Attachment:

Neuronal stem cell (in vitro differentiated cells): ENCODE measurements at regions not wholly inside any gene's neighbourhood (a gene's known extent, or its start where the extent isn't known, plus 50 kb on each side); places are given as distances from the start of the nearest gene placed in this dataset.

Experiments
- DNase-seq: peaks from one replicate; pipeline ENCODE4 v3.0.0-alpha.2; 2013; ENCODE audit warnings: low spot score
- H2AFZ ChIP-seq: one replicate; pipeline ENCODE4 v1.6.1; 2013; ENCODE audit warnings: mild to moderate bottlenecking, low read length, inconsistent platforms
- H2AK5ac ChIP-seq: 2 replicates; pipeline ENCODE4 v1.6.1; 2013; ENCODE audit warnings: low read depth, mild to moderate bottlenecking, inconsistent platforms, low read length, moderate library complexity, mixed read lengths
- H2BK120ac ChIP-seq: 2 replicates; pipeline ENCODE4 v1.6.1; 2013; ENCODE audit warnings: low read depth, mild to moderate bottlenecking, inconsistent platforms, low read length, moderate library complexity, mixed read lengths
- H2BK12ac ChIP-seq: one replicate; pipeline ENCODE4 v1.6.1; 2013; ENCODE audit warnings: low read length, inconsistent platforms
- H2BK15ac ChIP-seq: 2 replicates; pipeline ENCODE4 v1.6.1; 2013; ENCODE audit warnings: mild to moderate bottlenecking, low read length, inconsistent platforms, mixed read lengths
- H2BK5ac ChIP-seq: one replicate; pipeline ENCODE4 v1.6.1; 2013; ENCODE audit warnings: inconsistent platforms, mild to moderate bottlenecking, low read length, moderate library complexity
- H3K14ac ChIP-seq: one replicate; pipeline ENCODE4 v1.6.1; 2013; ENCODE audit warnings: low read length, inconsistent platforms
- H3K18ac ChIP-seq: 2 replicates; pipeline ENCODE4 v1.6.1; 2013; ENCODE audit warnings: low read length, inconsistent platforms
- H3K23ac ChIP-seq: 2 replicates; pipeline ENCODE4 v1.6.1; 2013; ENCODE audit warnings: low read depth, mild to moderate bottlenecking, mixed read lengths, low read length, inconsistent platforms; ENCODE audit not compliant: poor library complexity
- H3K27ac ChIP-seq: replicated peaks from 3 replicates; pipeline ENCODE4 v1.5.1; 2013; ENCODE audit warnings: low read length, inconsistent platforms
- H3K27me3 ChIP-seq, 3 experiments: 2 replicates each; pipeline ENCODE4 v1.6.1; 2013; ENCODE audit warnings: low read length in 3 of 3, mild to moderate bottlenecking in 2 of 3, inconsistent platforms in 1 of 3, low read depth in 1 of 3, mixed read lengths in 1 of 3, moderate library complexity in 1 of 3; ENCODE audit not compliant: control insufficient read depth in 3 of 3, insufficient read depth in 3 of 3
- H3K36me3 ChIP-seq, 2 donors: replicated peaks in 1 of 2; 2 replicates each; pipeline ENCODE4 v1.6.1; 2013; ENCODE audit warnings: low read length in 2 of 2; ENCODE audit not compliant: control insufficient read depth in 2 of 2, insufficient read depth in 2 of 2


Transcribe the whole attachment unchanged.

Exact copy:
Neuronal stem cell (in vitro differentiated cells): ENCODE measurements at regions not wholly inside any gene's neighbourhood (a gene's known extent, or its start where the extent isn't known, plus 50 kb on each side); places are given as distances from the start of the nearest gene placed in this dataset.

Experiments
- DNase-seq: peaks from one replicate; pipeline ENCODE4 v3.0.0-alpha.2; 2013; ENCODE audit warnings: low spot score
- H2AFZ ChIP-seq: one replicate; pipeline ENCODE4 v1.6.1; 2013; ENCODE audit warnings: mild to moderate bottlenecking, low read length, inconsistent platforms
- H2AK5ac ChIP-seq: 2 replicates; pipeline ENCODE4 v1.6.1; 2013; ENCODE audit warnings: low read depth, mild to moderate bottlenecking, inconsistent platforms, low read length, moderate library complexity, mixed read lengths
- H2BK120ac ChIP-seq: 2 replicates; pipeline ENCODE4 v1.6.1; 2013; ENCODE audit warnings: low read depth, mild to moderate bottlenecking, inconsistent platforms, low read length, moderate library complexity, mixed read lengths
- H2BK12ac ChIP-seq: one replicate; pipeline ENCODE4 v1.6.1; 2013; ENCODE audit warnings: low read length, inconsistent platforms
- H2BK15ac ChIP-seq: 2 replicates; pipeline ENCODE4 v1.6.1; 2013; ENCODE audit warnings: mild to moderate bottlenecking, low read length, inconsistent platforms, mixed read lengths
- H2BK5ac ChIP-seq: one replicate; pipeline ENCODE4 v1.6.1; 2013; ENCODE audit warnings: inconsistent platforms, mild to moderate bottlenecking, low read length, moderate library complexity
- H3K14ac ChIP-seq: one replicate; pipeline ENCODE4 v1.6.1; 2013; ENCODE audit warnings: low read length, inconsistent platforms
- H3K18ac ChIP-seq: 2 replicates; pipeline ENCODE4 v1.6.1; 2013; ENCODE audit warnings: low read length, inconsistent platforms
- H3K23ac ChIP-seq: 2 replicates; pipeline ENCODE4 v1.6.1; 2013; ENCODE audit warnings: low read depth, mild to moderate bottlenecking, mixed read lengths, low read length, inconsistent platforms; ENCODE audit not compliant: poor library complexity
- H3K27ac ChIP-seq: replicated peaks from 3 replicates; pipeline ENCODE4 v1.5.1; 2013; ENCODE audit warnings: low read length, inconsistent platforms
- H3K27me3 ChIP-seq, 3 experiments: 2 replicates each; pipeline ENCODE4 v1.6.1; 2013; ENCODE audit warnings: low read length in 3 of 3, mild to moderate bottlenecking in 2 of 3, inconsistent platforms in 1 of 3, low read depth in 1 of 3, mixed read lengths in 1 of 3, moderate library complexity in 1 of 3; ENCODE audit not compliant: control insufficient read depth in 3 of 3, insufficient read depth in 3 of 3
- H3K36me3 ChIP-seq, 2 donors: replicated peaks in 1 of 2; 2 replicates each; pipeline ENCODE4 v1.6.1; 2013; ENCODE audit warnings: low read length in 2 of 2; ENCODE audit not compliant: control insufficient read depth in 2 of 2, insufficient read depth in 2 of 2